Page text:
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Novel Approaches for Healthcare Outbreak Detection and Investigation

Sundermann, Alexander John (2022) Novel Approaches for Healthcare Outbreak Detection and Investigation. Doctoral Dissertation, University of Pittsburgh. (Unpublished)

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Methods for detecting outbreaks in healthcare settings have remained unchanged for many years. Often this involves the use of geo-temporal clustering which looks for an increase in the number of expected infections within a small timeframe in a confined location. This approach often misses transmission where it did occur and mis-identifies transmission where it did not occur. Additionally, other routes of potential transmission, such as shared providers or procedures, are often not considered. These data are readily available within the electronic health record (EHR). Traditional infection prevention methods often use whole genome sequencing (WGS) at the end of an outbreak to confirm or refute its presence, referred to as reactive sequencing.
The objective of this dissertation is to create and evaluate the Enhanced Detection System for Healthcare-Associated Transmission (EDS-HAT), which better detects and investigates outbreaks compared to traditional infection prevention methods. EDS-HAT combines WGS surveillance with machine learning (ML) of the EHR. The creation of EDS-HAT was performed in three steps. First, we performed a systematic review of institutions performing WGS surveillance and/or machine learning of EHR data to obtain a better understanding of EDS-HAT’s use and implications. We found that very few institutions were performing WGS surveillance or machine learning of EHR, yet both had profound impact on outbreak detection and investigation. Second, we developed and trained a proof-of-concept ML algorithm on past, well-described outbreaks that occurred at our institution. We found that the algorithm could accurately identify the correct transmission route on the second patient in all but one outbreak. Lastly, we performed two years of WGS surveillance to directly compare to traditional infection prevention practice. Based on those results, EDS-HAT, if run in real time, could potentially identity otherwise undetected outbreaks, prevent many infections, save money, and be substantially more effective than traditional infection prevention practice. Overall, our findings support the use of WGS and machine learning of the EHR to detect and investigate outbreaks. If implemented in real-time, EDS-HAT represents a potential paradigm shift in infection prevention to increase patient safety.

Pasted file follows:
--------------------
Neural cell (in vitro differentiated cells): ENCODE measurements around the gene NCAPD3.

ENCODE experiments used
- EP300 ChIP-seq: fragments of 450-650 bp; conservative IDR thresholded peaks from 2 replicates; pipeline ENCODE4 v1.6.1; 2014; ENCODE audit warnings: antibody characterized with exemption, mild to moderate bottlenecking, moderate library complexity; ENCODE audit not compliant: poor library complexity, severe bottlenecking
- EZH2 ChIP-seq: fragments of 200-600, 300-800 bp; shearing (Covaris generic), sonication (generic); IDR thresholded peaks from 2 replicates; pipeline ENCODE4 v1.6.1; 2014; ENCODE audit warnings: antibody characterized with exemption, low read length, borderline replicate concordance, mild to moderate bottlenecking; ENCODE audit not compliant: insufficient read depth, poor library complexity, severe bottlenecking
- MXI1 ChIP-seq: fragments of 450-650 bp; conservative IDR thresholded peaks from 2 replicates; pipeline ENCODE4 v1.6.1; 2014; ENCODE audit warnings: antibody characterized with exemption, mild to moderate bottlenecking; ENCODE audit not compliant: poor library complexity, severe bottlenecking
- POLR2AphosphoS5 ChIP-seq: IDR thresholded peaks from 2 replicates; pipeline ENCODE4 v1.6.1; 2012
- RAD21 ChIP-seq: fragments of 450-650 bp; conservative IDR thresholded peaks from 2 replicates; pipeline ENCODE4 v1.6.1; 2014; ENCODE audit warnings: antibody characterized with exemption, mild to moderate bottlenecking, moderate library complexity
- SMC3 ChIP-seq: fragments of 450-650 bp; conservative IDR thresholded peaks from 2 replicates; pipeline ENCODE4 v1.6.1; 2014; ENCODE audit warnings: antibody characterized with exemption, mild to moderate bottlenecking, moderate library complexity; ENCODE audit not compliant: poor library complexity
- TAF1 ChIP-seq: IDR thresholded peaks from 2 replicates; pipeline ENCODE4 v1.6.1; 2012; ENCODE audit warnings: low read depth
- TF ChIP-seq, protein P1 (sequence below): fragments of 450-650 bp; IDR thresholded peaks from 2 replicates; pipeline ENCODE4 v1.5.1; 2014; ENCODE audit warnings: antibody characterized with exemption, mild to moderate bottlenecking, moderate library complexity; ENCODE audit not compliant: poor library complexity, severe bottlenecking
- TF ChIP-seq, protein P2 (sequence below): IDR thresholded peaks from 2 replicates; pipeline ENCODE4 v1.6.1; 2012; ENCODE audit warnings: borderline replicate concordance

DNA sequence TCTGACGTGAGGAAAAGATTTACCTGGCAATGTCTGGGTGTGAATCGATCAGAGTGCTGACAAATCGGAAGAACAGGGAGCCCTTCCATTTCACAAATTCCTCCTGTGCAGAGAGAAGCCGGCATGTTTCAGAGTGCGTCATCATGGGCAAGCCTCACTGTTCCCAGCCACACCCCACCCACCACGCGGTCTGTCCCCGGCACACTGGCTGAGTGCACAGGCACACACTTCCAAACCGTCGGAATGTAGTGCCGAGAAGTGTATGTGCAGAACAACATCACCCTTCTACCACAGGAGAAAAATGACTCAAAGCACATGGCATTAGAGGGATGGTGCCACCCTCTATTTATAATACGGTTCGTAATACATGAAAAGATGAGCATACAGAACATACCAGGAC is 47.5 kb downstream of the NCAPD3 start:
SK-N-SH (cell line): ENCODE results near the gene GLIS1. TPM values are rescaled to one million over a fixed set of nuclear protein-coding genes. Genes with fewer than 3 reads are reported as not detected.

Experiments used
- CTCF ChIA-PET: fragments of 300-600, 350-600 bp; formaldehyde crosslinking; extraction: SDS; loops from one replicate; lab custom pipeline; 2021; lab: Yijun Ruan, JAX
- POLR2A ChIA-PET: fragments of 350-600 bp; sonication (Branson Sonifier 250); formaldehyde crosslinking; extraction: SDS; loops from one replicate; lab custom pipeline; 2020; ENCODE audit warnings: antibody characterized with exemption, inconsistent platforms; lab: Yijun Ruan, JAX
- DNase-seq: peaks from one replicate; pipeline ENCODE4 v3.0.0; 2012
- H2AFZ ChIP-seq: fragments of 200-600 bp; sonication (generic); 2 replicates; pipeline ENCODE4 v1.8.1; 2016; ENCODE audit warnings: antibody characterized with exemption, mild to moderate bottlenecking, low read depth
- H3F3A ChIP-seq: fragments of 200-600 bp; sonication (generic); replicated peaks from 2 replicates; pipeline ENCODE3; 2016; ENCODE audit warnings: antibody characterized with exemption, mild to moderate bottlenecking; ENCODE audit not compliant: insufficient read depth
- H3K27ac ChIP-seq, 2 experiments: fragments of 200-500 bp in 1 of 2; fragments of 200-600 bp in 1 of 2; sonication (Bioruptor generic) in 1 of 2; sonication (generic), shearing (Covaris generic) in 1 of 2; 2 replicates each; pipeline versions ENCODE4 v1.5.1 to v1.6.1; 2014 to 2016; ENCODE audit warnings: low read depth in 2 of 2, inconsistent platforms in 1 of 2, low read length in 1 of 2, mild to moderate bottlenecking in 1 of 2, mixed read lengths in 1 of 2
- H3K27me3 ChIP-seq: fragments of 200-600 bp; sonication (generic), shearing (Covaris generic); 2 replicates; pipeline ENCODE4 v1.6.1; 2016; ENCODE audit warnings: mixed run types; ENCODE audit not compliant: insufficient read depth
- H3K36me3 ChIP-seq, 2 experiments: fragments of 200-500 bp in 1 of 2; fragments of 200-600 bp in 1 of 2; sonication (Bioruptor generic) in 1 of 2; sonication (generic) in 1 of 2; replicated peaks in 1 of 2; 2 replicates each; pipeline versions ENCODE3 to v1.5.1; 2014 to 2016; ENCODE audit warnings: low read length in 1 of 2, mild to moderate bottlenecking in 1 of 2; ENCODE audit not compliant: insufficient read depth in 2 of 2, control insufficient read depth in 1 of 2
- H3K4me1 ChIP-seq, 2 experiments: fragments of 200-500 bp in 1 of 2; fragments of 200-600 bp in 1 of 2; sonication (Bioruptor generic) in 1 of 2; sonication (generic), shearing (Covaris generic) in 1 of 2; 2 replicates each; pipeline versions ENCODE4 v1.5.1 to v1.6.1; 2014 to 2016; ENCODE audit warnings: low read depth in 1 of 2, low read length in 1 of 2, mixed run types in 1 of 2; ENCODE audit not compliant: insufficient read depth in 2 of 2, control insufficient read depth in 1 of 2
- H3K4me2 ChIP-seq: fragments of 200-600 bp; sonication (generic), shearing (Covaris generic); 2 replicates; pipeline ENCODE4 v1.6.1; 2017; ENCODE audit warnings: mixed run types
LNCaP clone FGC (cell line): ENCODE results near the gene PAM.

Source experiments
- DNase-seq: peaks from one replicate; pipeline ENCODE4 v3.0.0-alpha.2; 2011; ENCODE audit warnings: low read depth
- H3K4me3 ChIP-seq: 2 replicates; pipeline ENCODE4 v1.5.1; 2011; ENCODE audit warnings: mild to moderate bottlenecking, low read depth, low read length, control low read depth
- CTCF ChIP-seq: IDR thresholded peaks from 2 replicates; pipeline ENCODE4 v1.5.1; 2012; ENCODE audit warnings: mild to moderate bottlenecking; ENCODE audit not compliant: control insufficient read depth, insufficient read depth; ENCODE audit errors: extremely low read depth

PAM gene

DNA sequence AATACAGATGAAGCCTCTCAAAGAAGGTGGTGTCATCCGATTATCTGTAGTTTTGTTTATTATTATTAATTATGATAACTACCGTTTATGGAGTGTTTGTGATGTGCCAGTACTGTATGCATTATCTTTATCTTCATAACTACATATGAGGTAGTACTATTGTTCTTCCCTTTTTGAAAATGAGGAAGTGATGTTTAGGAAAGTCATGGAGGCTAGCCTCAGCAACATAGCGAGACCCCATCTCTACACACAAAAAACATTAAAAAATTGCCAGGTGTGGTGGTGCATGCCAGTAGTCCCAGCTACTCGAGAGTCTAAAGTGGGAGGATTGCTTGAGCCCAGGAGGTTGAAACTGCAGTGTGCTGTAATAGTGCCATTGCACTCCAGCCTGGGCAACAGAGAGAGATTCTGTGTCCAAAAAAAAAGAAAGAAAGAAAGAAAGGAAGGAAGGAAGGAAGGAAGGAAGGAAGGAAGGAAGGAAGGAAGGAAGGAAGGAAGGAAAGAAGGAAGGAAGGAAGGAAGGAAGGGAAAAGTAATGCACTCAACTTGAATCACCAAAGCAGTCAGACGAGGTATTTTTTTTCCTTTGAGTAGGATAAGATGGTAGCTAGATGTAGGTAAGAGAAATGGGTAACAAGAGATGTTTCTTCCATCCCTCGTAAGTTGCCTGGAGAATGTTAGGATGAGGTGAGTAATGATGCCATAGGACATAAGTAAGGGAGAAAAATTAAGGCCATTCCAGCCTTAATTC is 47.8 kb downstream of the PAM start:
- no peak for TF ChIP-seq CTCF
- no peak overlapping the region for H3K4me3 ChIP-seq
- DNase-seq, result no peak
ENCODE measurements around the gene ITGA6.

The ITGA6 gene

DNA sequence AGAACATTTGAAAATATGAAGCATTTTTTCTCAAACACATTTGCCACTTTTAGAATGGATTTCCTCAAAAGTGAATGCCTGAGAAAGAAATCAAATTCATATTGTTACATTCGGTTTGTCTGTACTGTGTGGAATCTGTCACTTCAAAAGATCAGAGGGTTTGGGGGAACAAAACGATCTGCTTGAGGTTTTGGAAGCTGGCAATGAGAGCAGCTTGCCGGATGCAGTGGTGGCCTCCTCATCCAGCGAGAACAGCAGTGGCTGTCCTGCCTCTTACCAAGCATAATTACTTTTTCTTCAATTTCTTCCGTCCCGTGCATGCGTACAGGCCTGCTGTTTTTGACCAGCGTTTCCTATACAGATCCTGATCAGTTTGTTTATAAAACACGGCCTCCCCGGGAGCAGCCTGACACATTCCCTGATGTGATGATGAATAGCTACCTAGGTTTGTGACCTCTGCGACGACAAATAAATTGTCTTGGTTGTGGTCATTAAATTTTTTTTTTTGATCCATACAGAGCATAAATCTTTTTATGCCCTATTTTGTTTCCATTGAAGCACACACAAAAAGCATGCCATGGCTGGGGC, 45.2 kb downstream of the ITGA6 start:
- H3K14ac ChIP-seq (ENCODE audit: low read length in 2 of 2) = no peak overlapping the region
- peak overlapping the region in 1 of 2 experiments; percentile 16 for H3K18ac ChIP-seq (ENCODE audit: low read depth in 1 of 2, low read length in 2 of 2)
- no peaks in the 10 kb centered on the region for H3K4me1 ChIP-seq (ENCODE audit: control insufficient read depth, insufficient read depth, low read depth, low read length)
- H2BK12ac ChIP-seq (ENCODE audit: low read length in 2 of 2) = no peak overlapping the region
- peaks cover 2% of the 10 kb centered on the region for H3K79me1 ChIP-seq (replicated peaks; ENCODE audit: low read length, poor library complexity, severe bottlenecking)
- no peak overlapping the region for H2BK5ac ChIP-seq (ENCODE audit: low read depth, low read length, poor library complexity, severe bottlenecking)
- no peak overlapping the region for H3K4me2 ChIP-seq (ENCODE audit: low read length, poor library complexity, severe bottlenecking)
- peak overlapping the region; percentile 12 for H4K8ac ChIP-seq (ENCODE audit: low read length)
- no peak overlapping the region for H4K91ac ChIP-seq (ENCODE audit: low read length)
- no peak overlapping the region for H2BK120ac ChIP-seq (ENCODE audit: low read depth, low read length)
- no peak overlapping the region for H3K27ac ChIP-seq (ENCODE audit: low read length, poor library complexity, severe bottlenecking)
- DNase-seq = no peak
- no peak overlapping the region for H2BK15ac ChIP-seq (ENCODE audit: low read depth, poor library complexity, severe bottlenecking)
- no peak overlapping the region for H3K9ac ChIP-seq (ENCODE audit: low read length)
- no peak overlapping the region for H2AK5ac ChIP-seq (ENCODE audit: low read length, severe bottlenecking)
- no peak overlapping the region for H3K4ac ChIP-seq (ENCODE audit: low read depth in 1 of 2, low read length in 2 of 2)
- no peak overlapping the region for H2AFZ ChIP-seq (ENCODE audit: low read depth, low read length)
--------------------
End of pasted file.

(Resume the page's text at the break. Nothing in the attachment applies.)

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Item Type: University of Pittsburgh ETD
Status: Unpublished
CreatorsEmailPitt UsernameORCID
Sundermann, Alexander JohnALS412@pitt.eduALS4120000-0002-2439-6287
ETD Committee:
TitleMemberEmail AddressPitt UsernameORCID
Committee ChairHarrison, Leelharriso@edc.pitt.edulharriso
Committee MemberBrooks, Maria MoriMBROOKS@pitt.edumbrooks
Committee MemberMartin,
Committee MemberRoberts, Markmroberts@pitt.edumroberts
Date: 10 May 2022
Date Type: Publication
Defense Date: 25 March 2022
Approval Date: 10 May 2022
Submission Date: 18 April 2022
Access Restriction: No restriction; Release the ETD for access worldwide immediately.
Number of Pages: 107
Institution: University of Pittsburgh
Schools and Programs: School of Public Health > Epidemiology
Degree: DrPH - Doctor of Public Health
Thesis Type: Doctoral Dissertation
Refereed: Yes
Uncontrolled Keywords: Outbreak Infectious Diseases Whole Genome Sequencing
Date Deposited: 10 May 2022 18:02
Last Modified: 10 May 2022 18:02


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